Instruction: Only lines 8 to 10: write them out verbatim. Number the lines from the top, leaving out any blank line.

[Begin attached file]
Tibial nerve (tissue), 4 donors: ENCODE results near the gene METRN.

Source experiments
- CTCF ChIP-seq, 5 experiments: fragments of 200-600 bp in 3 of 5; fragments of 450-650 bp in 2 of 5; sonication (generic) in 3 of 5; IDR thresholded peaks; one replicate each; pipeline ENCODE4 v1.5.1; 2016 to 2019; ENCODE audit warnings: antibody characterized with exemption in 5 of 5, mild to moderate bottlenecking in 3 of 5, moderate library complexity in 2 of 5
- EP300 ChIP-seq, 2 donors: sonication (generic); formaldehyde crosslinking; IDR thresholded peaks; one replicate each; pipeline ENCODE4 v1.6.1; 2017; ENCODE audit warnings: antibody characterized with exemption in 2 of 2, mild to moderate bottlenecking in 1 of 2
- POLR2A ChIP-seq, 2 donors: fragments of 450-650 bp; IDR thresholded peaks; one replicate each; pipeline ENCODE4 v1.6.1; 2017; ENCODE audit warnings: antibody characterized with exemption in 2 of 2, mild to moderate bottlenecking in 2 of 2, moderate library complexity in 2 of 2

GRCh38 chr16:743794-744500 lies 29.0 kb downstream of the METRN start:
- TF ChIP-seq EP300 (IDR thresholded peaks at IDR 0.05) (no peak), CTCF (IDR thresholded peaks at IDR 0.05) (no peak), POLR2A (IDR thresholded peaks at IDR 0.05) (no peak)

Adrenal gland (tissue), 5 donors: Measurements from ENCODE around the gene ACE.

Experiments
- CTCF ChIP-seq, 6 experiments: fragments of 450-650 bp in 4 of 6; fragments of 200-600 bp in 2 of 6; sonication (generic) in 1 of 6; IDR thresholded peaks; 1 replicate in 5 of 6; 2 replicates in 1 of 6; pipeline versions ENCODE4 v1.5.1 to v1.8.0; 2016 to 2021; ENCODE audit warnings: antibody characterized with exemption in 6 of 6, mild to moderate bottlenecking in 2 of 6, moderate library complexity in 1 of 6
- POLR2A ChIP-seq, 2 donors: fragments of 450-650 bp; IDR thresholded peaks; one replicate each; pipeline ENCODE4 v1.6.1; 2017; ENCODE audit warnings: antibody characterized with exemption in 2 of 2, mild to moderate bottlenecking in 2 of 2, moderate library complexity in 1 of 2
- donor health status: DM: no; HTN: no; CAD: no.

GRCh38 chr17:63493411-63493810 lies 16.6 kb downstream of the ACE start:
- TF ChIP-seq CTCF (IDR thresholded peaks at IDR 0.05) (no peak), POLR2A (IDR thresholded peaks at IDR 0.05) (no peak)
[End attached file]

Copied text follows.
Adrenal gland (tissue), 5 donors: Measurements from ENCODE around the gene ACE.

Experiments
- CTCF ChIP-seq, 6 experiments: fragments of 450-650 bp in 4 of 6; fragments of 200-600 bp in 2 of 6; sonication (generic) in 1 of 6; IDR thresholded peaks; 1 replicate in 5 of 6; 2 replicates in 1 of 6; pipeline versions ENCODE4 v1.5.1 to v1.8.0; 2016 to 2021; ENCODE audit warnings: antibody characterized with exemption in 6 of 6, mild to moderate bottlenecking in 2 of 6, moderate library complexity in 1 of 6